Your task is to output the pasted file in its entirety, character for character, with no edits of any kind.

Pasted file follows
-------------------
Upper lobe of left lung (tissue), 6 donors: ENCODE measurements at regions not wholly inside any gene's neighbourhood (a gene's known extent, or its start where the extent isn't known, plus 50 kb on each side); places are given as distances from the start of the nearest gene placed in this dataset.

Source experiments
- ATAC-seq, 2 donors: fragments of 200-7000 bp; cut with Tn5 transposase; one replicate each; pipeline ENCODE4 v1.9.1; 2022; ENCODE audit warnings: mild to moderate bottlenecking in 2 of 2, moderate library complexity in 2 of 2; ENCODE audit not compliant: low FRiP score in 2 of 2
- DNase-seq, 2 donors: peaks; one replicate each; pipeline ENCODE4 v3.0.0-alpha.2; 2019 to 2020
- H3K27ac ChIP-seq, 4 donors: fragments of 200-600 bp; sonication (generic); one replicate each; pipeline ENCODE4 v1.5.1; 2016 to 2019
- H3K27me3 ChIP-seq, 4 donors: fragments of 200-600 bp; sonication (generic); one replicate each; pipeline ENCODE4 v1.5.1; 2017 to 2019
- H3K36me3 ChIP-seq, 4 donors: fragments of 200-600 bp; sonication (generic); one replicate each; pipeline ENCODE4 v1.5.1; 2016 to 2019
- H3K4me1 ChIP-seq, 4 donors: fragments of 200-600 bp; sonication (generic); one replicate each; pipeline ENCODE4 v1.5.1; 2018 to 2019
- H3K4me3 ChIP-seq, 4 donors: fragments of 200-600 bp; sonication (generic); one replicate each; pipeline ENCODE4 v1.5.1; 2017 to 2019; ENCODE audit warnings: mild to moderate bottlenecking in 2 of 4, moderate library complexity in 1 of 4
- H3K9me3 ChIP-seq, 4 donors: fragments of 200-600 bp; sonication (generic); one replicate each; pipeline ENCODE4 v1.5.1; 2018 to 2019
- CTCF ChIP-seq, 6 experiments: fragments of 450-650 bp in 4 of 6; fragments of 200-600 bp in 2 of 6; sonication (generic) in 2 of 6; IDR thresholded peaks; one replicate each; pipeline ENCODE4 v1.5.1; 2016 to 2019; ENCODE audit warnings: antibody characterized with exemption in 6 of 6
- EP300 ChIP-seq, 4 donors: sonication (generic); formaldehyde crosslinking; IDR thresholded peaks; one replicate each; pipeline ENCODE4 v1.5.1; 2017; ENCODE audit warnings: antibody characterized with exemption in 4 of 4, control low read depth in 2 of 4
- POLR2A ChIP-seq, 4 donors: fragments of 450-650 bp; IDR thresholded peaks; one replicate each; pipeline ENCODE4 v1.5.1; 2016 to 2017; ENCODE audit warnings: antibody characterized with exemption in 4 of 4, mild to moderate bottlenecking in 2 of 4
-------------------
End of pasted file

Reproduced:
Upper lobe of left lung (tissue), 6 donors: ENCODE measurements at regions not wholly inside any gene's neighbourhood (a gene's known extent, or its start where the extent isn't known, plus 50 kb on each side); places are given as distances from the start of the nearest gene placed in this dataset.

Source experiments
- ATAC-seq, 2 donors: fragments of 200-7000 bp; cut with Tn5 transposase; one replicate each; pipeline ENCODE4 v1.9.1; 2022; ENCODE audit warnings: mild to moderate bottlenecking in 2 of 2, moderate library complexity in 2 of 2; ENCODE audit not compliant: low FRiP score in 2 of 2
- DNase-seq, 2 donors: peaks; one replicate each; pipeline ENCODE4 v3.0.0-alpha.2; 2019 to 2020
- H3K27ac ChIP-seq, 4 donors: fragments of 200-600 bp; sonication (generic); one replicate each; pipeline ENCODE4 v1.5.1; 2016 to 2019
- H3K27me3 ChIP-seq, 4 donors: fragments of 200-600 bp; sonication (generic); one replicate each; pipeline ENCODE4 v1.5.1; 2017 to 2019
- H3K36me3 ChIP-seq, 4 donors: fragments of 200-600 bp; sonication (generic); one replicate each; pipeline ENCODE4 v1.5.1; 2016 to 2019
- H3K4me1 ChIP-seq, 4 donors: fragments of 200-600 bp; sonication (generic); one replicate each; pipeline ENCODE4 v1.5.1; 2018 to 2019
- H3K4me3 ChIP-seq, 4 donors: fragments of 200-600 bp; sonication (generic); one replicate each; pipeline ENCODE4 v1.5.1; 2017 to 2019; ENCODE audit warnings: mild to moderate bottlenecking in 2 of 4, moderate library complexity in 1 of 4
- H3K9me3 ChIP-seq, 4 donors: fragments of 200-600 bp; sonication (generic); one replicate each; pipeline ENCODE4 v1.5.1; 2018 to 2019
- CTCF ChIP-seq, 6 experiments: fragments of 450-650 bp in 4 of 6; fragments of 200-600 bp in 2 of 6; sonication (generic) in 2 of 6; IDR thresholded peaks; one replicate each; pipeline ENCODE4 v1.5.1; 2016 to 2019; ENCODE audit warnings: antibody characterized with exemption in 6 of 6
- EP300 ChIP-seq, 4 donors: sonication (generic); formaldehyde crosslinking; IDR thresholded peaks; one replicate each; pipeline ENCODE4 v1.5.1; 2017; ENCODE audit warnings: antibody characterized with exemption in 4 of 4, control low read depth in 2 of 4
- POLR2A ChIP-seq, 4 donors: fragments of 450-650 bp; IDR thresholded peaks; one replicate each; pipeline ENCODE4 v1.5.1; 2016 to 2017; ENCODE audit warnings: antibody characterized with exemption in 4 of 4, mild to moderate bottlenecking in 2 of 4